Lorenzi, ranked 94 in the world but owner of a crafty game (and the most disarming, pasted-on grin in tennis), was having his first match on hardcourt since he blew a two-set lead against Dami Dzumhur in the first round in Melbourne. But he rediscovered his liking for the surface when Edmund’s rhythm and power deserted him in the second set, and the 16th seed looked furious with himself when he planted a closing forehand beyond the baseline.

They swapped breaks midway through the third as Edmund fought for parity against a player he should have been ushering out of the tournament. Another over-cooked forehand put him a set down. There is no quit in him, though, and it took Lorenzi nearly 10 minutes to serve out the third game before going on to seal the upset with his 21st ace.

Edmund said later he would have to “wait and see” if he was fit enough to play in Great Britain’s Davis Cup tie against Uzbekistan, which begins in Glasgow in three weeks. And whether or not Murray resumes service for his country in the city of his birth is similarly up in the air. – Guardian service

Nadal through in unfortunate cirumstances

Meanwhile, defending champion Rafael Nadal reached the second round in unfortunate circumstances with opponent David Ferrer forced to retire during his final grand slam match.

The 36-year-old, one of the outstanding players of this era, is renowned as a warrior and had never pulled the plug midway through a contest in 207 previous grand slam matches.

He was a break up on Nadal at 4-3 in the second set having lost the opener 6-3 in steamy conditions on Arthur Ashe Stadium but was clearly struggling with a left calf injury and decided he could no longer continue.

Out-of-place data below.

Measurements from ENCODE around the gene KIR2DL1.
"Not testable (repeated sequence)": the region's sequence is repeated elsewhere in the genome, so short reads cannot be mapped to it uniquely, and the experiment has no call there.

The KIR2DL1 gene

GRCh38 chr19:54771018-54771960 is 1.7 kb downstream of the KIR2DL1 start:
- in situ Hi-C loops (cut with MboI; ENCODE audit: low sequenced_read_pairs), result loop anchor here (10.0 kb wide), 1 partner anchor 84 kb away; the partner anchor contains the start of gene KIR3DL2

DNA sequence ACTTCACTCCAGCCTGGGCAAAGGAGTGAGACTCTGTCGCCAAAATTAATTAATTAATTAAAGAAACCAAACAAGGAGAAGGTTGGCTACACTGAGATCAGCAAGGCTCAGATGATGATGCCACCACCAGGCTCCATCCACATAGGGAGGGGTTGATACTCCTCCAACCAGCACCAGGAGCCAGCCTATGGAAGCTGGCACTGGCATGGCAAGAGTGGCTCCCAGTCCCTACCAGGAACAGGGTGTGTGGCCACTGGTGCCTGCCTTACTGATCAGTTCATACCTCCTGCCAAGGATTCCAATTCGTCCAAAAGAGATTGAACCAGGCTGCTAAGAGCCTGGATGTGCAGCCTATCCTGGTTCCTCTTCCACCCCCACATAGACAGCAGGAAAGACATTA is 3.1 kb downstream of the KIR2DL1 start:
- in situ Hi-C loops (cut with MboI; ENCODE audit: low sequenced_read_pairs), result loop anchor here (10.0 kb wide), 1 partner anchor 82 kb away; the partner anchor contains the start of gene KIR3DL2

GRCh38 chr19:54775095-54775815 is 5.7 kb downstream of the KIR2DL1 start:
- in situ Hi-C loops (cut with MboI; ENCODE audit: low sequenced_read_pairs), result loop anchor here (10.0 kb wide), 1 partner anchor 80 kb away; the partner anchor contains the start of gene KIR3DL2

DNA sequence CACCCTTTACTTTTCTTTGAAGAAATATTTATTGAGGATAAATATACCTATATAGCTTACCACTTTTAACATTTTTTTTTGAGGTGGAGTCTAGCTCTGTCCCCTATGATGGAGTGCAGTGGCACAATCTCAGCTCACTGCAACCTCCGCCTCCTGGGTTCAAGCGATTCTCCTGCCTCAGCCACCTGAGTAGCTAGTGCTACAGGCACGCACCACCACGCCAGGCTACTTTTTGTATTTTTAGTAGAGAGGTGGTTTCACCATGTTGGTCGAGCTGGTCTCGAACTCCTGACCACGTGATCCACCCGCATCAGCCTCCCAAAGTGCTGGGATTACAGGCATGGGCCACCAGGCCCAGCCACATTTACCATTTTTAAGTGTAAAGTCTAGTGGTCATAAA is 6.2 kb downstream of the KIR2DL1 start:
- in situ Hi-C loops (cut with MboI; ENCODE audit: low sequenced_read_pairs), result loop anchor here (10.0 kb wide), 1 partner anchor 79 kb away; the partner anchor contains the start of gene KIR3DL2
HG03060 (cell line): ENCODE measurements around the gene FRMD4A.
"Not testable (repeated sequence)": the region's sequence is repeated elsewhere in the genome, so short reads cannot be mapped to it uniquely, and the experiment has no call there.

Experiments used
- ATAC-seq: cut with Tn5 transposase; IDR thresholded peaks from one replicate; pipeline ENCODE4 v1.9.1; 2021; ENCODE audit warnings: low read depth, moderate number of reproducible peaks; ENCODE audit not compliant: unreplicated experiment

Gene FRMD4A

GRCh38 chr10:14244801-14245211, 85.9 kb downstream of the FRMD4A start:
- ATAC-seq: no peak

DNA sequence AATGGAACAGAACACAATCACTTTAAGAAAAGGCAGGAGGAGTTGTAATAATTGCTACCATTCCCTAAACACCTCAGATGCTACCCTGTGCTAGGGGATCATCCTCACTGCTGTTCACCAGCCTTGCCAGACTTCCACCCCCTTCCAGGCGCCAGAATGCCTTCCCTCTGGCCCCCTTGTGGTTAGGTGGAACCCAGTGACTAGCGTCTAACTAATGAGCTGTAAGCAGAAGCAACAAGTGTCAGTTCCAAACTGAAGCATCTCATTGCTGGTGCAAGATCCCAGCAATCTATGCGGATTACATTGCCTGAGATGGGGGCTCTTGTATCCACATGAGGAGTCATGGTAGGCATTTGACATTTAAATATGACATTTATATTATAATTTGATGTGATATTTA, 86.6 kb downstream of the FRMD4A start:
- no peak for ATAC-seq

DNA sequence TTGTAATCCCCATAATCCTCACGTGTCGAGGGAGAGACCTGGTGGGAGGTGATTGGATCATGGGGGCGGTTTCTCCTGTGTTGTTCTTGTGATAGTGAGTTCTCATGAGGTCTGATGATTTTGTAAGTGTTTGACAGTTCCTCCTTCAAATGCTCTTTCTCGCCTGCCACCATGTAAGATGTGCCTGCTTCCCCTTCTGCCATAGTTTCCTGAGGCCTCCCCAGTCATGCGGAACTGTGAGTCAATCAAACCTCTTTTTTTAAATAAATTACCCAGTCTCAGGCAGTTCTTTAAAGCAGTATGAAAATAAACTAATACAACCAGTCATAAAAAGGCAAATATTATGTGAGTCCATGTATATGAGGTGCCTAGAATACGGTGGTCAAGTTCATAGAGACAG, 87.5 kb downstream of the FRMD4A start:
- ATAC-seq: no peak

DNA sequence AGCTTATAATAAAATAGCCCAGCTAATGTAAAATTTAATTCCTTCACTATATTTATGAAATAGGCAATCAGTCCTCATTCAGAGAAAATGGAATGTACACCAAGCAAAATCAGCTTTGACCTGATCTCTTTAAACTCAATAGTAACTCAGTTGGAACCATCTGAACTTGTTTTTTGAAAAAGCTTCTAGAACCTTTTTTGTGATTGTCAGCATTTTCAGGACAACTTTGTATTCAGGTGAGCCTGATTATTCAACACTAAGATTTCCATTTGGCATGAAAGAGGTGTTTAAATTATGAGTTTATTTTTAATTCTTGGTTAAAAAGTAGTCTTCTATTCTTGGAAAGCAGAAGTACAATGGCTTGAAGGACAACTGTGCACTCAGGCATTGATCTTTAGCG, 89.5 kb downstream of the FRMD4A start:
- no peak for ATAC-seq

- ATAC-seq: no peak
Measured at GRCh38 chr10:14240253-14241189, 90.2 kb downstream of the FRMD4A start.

Ferrer plans to retire at an event in Spain next season, and he told the crowd: “It was pain. I tried to play but I think it (his calf muscle) is broken. I have really good memories here. This is my last grand slam. I’m so sorry because I can’t finish the match. I will miss you a lot.”

Nadal moves through to a second-round clash with Canada’s Vasek Pospisil while Stan Wawrinka is also on an eight-match winning streak at Flushing Meadows after defeating Grigor Dimitrov for the second successive slam.

The Swiss won his third slam title here two years ago but was unable to defend it after undergoing knee surgery from which he has struggled to recover.

Having returned to the tour at the Australian Open, it is only in the last month or two that Wawrinka has started to look anything like his old self, a sequence that began with a shock victory over Dimitrov at Wimbledon.

Their respective form since them made this far less of an upset, although Dimitrov was the eighth seed while Wawrinka is still ranked just outside the top 100.

After his 6-3 6-2 7-5 victory, the 33-year-old said: “There is a lot of question marks of how my body will be right, how mentally I will be right. A few weeks ago I was still struggling a lot.

“I’m improving tournament after tournament, match after match. And I can see that the last tournaments, it went really high, from struggling in the match to competing at a really high level. So I’m really happy with that.”

One of the most eagerly-anticipated matches of the day was between Canadian teenagers Denis Shapovalov and Felix Auger-Aliassime.

Shapovalov, 19, burst on to the scene last summer but for 18-year-old Auger-Aliassime this was his first taste of the big time after coming through qualifying.

Sadly for the younger man, he was forced to retire in tears in the third set after experiencing heart palpitations in the hot and humid conditions.

The pair are best friends, and Shapovalov consoled his compatriot before saying: “It’s actually really tough to see him going out like this. I told him at the net we’re going to be back here, we’re going to play so many of these.”

Man of the moment Stefanos Tsitsipas won his first main-draw match at Flushing Meadows, beating veteran qualifier Tommy Robredo 6-3 7-6 (7/1) 6-4, while there was an emphatic 6-0 6-3 6-4 victory over Donald Young for third seed Juan Martin del Potro.

Last year’s runner-up Kevin Anderson was in deep trouble at two sets to one down to American Ryan Harrison and struggling with cramp but recovered to win 7-6 (7/4) 5-7 4-6 6-3 6-4.